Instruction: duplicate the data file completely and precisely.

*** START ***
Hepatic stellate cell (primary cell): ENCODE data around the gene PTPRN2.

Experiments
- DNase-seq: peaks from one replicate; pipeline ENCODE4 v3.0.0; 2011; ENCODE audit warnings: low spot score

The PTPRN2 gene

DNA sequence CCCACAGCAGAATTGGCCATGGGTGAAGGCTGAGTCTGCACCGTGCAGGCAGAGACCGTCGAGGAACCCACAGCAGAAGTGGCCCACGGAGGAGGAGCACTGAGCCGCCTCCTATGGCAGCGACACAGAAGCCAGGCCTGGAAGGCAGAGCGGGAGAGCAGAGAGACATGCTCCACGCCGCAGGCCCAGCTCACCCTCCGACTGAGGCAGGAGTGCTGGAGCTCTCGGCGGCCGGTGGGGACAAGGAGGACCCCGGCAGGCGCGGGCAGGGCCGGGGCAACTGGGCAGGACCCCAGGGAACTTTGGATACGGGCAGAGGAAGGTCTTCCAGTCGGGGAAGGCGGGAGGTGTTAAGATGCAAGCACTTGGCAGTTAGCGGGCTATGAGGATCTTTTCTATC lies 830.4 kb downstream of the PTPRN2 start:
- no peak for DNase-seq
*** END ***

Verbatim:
Hepatic stellate cell (primary cell): ENCODE data around the gene PTPRN2.

Experiments
- DNase-seq: peaks from one replicate; pipeline ENCODE4 v3.0.0; 2011; ENCODE audit warnings: low spot score

The PTPRN2 gene

DNA sequence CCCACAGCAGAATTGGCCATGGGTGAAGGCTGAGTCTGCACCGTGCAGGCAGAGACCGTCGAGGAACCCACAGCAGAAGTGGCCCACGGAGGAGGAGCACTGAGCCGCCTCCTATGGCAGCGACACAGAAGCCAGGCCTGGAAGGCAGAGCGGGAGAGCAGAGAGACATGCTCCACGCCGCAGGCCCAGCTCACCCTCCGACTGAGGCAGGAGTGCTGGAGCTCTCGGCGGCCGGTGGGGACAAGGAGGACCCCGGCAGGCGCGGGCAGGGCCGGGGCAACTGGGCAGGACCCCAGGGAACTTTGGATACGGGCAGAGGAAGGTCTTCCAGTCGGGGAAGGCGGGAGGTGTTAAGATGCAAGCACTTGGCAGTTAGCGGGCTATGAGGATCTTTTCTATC lies 830.4 kb downstream of the PTPRN2 start:
- no peak for DNase-seq